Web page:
No games can craft immersive worlds or tell complex stories quite like RPGs. This year has already seen some fantastic entries in the genre, like Persona 5 and Yakuza 0 – not to mention titles like Horizon: Zero Dawn and The Legend of Zelda: Breath of the Wild, which heavily adapt and incorporate RPG elements. Even with all of the hours you could spend playing those games, the remainder of 2017 still has some standout RPGs to be excited about.
BioWare is seeing some changes in its leadership today, as longtime general manager Aaryn Flynn is stepping down. However, another familiar face is assuming the leadership role: Casey Hudson, who is returning to lead the company. As Flynn points out in his farewell post, he has been with BioWare for 17 years, and he has run the studio since the departure of co-founders Ray Muzyka and Greg Zeschuk in 2012.
In The Legend of Zelda series, the Master Sword is a powerful weapon wielded by a legendary hero. However, that ancient blade pales in comparison to a new sword one player received thanks to an unexpected glitch. In this Reddit thread, user Eastonator12 shows how a crash resulted in a peculiar weapon – a Lynel sword with an attack value high enough to defeat any enemy in the game (including the last one) in a single hit.
Muck Rack makes it simple to find people, tweets, or articles that mention any name, keyword, company, hashtag etc. We've compiled this guide to help you make the most of your search.
Selecting a term
Start searching tweets, articles from media outlets, articles mentioned in tweets, journalists'
names, titles and bios with some suggested searches:
Companies or Topics (e.g. iPhone, Microsoft)
Phrases (e.g. "cloud computing") — use quotes to keep the terms together
Twitter handles (e.g. @username) — returns those who have mentioned or replied to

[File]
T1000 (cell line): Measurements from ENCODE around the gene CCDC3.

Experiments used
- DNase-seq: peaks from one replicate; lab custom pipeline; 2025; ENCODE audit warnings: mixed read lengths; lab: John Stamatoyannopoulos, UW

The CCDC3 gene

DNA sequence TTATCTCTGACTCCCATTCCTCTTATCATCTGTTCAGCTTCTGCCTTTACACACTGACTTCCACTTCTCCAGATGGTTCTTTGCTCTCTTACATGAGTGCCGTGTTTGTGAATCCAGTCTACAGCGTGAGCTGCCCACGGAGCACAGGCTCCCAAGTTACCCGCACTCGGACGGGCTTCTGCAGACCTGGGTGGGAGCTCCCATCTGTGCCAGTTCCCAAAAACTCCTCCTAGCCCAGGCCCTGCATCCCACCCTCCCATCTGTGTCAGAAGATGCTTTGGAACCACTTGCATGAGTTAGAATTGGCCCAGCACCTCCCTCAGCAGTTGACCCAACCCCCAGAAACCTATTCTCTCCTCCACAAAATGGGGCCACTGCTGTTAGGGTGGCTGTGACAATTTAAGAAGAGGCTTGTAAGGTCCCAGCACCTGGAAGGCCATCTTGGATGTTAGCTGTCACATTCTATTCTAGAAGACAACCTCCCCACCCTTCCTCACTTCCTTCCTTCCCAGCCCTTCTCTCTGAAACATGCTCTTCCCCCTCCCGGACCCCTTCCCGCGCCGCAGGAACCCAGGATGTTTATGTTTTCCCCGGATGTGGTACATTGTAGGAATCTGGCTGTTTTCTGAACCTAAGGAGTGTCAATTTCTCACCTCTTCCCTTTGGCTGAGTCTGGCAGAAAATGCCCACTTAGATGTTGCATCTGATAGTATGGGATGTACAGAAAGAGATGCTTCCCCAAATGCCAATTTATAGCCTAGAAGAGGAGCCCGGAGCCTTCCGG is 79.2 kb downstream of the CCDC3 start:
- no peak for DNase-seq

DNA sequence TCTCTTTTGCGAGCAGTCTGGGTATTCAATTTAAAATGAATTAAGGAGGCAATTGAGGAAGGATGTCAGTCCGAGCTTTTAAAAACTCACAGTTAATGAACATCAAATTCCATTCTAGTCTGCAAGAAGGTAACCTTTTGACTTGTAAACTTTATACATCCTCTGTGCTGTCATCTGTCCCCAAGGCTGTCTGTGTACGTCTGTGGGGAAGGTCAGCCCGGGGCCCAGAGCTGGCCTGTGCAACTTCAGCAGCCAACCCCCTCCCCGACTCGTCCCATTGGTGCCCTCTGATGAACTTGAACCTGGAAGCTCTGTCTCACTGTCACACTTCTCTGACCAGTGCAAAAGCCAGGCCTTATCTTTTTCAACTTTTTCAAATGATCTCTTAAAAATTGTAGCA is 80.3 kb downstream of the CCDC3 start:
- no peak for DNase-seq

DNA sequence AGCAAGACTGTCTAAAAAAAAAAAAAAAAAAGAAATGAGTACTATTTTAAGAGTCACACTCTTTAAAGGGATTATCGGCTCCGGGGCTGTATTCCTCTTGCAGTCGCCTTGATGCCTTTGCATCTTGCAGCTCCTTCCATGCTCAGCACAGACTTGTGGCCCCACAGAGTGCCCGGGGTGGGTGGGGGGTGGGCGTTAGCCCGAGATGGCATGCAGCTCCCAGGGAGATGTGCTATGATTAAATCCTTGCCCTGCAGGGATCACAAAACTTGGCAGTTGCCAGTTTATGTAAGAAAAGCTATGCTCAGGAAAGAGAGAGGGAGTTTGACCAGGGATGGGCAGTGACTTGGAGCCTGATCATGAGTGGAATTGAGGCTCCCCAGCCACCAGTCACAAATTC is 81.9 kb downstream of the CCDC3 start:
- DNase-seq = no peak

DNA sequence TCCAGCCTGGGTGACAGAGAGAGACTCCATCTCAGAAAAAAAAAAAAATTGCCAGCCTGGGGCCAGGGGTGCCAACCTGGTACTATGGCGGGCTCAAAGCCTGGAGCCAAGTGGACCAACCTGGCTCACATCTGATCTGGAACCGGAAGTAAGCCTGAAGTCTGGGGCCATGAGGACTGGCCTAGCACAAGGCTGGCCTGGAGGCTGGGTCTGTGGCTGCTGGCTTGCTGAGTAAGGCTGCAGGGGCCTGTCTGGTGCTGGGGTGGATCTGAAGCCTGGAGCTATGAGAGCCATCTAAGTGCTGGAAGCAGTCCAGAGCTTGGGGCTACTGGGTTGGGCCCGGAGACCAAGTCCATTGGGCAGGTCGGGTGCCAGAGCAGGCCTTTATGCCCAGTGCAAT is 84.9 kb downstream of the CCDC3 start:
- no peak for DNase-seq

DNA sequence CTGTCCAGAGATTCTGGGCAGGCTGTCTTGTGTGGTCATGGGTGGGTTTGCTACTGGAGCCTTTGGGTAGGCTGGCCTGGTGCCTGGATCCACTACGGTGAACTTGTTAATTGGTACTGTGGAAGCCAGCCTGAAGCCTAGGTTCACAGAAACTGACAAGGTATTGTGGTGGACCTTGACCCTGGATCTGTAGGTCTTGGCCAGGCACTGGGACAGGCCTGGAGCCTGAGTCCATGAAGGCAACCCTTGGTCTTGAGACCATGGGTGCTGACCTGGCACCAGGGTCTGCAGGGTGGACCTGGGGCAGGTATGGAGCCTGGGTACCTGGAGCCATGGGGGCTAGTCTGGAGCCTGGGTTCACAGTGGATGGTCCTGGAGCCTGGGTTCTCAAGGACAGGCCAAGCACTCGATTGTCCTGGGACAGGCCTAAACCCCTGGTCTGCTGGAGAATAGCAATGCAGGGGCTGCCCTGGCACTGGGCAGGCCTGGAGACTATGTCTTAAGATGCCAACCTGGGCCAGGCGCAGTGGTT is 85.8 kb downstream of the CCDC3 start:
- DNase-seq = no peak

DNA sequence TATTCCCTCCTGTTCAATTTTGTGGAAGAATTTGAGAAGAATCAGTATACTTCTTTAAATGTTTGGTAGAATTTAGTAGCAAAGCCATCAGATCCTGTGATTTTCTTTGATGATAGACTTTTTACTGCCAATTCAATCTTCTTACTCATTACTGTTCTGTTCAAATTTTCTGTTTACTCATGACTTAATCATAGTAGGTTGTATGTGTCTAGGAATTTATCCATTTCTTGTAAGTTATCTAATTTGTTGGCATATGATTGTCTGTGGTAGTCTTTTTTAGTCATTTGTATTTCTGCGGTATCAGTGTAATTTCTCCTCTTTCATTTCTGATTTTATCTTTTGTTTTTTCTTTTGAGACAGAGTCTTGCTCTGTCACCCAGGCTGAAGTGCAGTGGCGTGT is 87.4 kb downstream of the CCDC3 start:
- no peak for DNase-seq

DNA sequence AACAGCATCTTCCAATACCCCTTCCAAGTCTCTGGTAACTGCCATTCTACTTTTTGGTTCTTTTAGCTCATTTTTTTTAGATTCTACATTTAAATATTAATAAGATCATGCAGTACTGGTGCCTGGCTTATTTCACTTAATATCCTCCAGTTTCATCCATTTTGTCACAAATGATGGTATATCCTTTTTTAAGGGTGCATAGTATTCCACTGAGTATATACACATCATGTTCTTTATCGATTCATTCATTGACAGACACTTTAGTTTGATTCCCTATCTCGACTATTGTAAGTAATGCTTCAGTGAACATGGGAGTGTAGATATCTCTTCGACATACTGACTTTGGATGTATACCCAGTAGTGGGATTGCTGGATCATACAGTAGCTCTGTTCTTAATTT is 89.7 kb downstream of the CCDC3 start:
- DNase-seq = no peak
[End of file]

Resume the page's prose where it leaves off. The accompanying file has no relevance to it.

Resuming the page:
Names (e.g. "David Pogue")
Hashtags (e.g. #sxsw, #london2012)
Bio details (e.g. vegan, Olympics, father)
Muck Rack's Advanced Search allows for many boolean operators.
Find results that mention multiple specified terms, use AND or
+. For example, ensure each result contains both Elon Musk and Mark Zuckerberg by
searching Obama AND Romney or Obama + Romney.
Use the operators OR or , to broaden your search when you'd like either of
multiple terms to appear in results. (This is the default behavior of our search when no operators
are used.) For example, search for democrat OR republican to find results that refer to
Democrats and/or Republicans.
Use NOT or - to subtract results from your search. For
example, searching Disney will yield results about the Walt Disney Company as well as Walt Disney
World Resort. To exclude mentions of Disney World, search for Disney -World or Disney
When using one of these operators with a phrase, enclose it in quotation marks. For example, you can
find results about smartphones excluding Apple's iPhone 4S by searching smartphone -"iPhone
Exact case matching or punctuation
If you're searching for a brand name or keyword that relies on specific punctuation marks or capitalization, you can
find results that match your exact query by adding matchcase: before the keyword you're searching for, like matchcase:E*TRADE .
Use parentheses to separate multiple
boolean phrases. For example, to find journalists talking about having fun in Disney World or
Disneyland, search for ("disney world" OR disneyland) AND fun.
An asterisk can be used to search for any variation of a root word truncated by the asterisk. For example, searching for admin* will return results for administrator, administration, administer, administered, etc.
A near operator is an AND operator where you can control the distance between the words. You can vary the distance the near operation uses by adding a forward slash and number (between 0-99) such as strawberries NEAR/10 "whipped cream", which means the strawberries must exist within 10 words of "whipped cream".